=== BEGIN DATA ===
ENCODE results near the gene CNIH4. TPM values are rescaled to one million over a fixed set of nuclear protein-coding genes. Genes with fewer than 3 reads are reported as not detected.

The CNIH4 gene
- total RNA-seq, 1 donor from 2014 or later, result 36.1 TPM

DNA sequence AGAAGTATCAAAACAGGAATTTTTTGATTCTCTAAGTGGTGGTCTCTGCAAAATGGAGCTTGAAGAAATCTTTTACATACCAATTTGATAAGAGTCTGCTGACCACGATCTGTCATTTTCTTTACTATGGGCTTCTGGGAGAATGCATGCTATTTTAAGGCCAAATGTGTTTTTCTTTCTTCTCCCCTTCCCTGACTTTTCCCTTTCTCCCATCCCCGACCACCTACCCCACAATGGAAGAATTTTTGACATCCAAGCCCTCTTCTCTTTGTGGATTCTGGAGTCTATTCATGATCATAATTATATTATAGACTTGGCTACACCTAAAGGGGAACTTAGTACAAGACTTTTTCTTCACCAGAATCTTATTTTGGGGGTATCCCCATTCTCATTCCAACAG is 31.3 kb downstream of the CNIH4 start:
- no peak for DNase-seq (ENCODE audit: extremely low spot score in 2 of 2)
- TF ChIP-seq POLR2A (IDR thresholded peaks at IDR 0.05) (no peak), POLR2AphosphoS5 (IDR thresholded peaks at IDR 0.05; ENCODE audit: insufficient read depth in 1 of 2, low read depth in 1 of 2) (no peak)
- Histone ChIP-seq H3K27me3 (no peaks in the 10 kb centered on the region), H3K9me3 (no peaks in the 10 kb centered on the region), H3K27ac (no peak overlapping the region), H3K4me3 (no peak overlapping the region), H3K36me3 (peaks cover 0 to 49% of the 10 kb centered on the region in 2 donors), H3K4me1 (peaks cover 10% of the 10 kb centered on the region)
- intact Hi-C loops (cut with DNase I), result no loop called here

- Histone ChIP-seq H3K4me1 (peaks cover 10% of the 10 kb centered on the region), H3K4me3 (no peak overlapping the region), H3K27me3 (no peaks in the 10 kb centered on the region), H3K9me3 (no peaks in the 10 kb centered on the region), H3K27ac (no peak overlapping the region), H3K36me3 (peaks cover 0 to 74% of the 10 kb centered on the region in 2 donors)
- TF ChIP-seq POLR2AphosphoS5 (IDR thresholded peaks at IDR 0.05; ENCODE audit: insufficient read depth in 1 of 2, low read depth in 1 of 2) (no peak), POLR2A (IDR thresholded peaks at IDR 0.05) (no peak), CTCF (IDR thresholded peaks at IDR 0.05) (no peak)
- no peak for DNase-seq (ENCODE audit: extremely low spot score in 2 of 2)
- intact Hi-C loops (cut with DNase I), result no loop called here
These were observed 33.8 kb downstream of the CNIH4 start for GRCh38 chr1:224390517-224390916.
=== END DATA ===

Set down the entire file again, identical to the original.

ENCODE results near the gene CNIH4. TPM values are rescaled to one million over a fixed set of nuclear protein-coding genes. Genes with fewer than 3 reads are reported as not detected.

The CNIH4 gene
- total RNA-seq, 1 donor from 2014 or later, result 36.1 TPM

DNA sequence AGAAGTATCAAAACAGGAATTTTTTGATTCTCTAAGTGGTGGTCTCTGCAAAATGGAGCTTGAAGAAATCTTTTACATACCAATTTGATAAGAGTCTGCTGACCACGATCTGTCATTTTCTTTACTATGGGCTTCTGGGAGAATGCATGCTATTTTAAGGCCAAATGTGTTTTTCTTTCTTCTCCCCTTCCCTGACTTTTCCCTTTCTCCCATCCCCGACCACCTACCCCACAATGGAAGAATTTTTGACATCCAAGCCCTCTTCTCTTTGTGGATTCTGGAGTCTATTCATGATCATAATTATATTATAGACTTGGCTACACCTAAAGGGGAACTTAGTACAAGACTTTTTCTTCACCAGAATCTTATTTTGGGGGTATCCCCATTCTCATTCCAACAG is 31.3 kb downstream of the CNIH4 start:
- no peak for DNase-seq (ENCODE audit: extremely low spot score in 2 of 2)
- TF ChIP-seq POLR2A (IDR thresholded peaks at IDR 0.05) (no peak), POLR2AphosphoS5 (IDR thresholded peaks at IDR 0.05; ENCODE audit: insufficient read depth in 1 of 2, low read depth in 1 of 2) (no peak)
- Histone ChIP-seq H3K27me3 (no peaks in the 10 kb centered on the region), H3K9me3 (no peaks in the 10 kb centered on the region), H3K27ac (no peak overlapping the region), H3K4me3 (no peak overlapping the region), H3K36me3 (peaks cover 0 to 49% of the 10 kb centered on the region in 2 donors), H3K4me1 (peaks cover 10% of the 10 kb centered on the region)
- intact Hi-C loops (cut with DNase I), result no loop called here

- Histone ChIP-seq H3K4me1 (peaks cover 10% of the 10 kb centered on the region), H3K4me3 (no peak overlapping the region), H3K27me3 (no peaks in the 10 kb centered on the region), H3K9me3 (no peaks in the 10 kb centered on the region), H3K27ac (no peak overlapping the region), H3K36me3 (peaks cover 0 to 74% of the 10 kb centered on the region in 2 donors)
- TF ChIP-seq POLR2AphosphoS5 (IDR thresholded peaks at IDR 0.05; ENCODE audit: insufficient read depth in 1 of 2, low read depth in 1 of 2) (no peak), POLR2A (IDR thresholded peaks at IDR 0.05) (no peak), CTCF (IDR thresholded peaks at IDR 0.05) (no peak)
- no peak for DNase-seq (ENCODE audit: extremely low spot score in 2 of 2)
- intact Hi-C loops (cut with DNase I), result no loop called here
These were observed 33.8 kb downstream of the CNIH4 start for GRCh38 chr1:224390517-224390916.